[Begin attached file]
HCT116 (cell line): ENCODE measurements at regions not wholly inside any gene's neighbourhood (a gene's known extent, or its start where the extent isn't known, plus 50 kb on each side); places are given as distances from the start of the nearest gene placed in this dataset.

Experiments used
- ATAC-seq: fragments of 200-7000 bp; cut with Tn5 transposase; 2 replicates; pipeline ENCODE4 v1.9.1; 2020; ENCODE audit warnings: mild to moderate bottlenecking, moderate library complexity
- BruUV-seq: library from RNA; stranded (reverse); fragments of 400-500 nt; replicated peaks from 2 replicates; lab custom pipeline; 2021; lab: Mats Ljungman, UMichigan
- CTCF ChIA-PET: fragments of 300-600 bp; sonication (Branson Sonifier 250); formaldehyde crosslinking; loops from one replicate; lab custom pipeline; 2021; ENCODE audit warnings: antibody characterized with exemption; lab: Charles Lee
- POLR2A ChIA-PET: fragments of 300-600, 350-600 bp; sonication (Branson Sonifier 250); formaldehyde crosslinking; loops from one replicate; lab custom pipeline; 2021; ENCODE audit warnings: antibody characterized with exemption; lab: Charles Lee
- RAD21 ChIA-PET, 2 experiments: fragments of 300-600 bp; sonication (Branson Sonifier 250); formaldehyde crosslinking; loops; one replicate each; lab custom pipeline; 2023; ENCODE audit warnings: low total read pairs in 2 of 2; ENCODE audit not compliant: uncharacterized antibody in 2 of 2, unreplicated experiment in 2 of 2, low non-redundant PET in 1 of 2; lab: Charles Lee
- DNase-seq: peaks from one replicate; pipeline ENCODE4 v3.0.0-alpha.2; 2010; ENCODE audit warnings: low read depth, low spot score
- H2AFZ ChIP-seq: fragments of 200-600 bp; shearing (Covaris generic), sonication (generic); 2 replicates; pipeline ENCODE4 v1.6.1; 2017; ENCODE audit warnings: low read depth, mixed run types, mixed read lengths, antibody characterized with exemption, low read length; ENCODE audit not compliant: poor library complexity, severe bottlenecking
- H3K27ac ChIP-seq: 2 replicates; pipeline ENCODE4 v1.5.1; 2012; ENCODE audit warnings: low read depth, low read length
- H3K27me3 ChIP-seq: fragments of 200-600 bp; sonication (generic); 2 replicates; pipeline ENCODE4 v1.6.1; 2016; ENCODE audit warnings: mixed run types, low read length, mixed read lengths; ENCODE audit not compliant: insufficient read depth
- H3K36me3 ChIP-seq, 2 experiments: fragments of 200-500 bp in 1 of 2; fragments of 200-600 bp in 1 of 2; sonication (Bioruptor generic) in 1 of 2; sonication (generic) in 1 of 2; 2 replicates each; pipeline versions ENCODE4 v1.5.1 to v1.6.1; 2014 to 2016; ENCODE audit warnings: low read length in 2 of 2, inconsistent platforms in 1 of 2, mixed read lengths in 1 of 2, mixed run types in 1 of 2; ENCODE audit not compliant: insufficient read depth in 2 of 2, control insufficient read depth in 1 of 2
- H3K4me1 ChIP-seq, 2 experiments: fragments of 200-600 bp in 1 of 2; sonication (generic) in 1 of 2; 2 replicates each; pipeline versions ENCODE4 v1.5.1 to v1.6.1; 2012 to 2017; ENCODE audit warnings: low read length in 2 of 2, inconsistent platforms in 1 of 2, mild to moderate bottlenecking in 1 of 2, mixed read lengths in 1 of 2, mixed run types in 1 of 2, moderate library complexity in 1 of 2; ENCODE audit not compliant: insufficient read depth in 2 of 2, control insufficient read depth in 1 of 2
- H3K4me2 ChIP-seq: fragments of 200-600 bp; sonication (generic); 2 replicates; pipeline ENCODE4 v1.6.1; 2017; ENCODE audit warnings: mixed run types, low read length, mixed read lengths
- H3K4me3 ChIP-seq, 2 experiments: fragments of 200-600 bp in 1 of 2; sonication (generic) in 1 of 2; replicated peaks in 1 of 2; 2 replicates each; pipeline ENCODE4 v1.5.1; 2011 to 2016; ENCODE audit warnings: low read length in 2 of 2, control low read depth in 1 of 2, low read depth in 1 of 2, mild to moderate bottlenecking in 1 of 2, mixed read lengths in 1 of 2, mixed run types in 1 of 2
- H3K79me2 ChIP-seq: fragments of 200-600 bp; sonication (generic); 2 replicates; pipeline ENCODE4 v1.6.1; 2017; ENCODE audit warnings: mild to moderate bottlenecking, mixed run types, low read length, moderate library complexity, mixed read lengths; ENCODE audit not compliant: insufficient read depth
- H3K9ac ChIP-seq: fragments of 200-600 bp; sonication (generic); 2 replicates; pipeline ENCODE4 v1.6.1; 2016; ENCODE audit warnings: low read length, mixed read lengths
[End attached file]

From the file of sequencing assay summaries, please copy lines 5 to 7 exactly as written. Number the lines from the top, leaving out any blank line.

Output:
- CTCF ChIA-PET: fragments of 300-600 bp; sonication (Branson Sonifier 250); formaldehyde crosslinking; loops from one replicate; lab custom pipeline; 2021; ENCODE audit warnings: antibody characterized with exemption; lab: Charles Lee
- POLR2A ChIA-PET: fragments of 300-600, 350-600 bp; sonication (Branson Sonifier 250); formaldehyde crosslinking; loops from one replicate; lab custom pipeline; 2021; ENCODE audit warnings: antibody characterized with exemption; lab: Charles Lee
- RAD21 ChIA-PET, 2 experiments: fragments of 300-600 bp; sonication (Branson Sonifier 250); formaldehyde crosslinking; loops; one replicate each; lab custom pipeline; 2023; ENCODE audit warnings: low total read pairs in 2 of 2; ENCODE audit not compliant: uncharacterized antibody in 2 of 2, unreplicated experiment in 2 of 2, low non-redundant PET in 1 of 2; lab: Charles Lee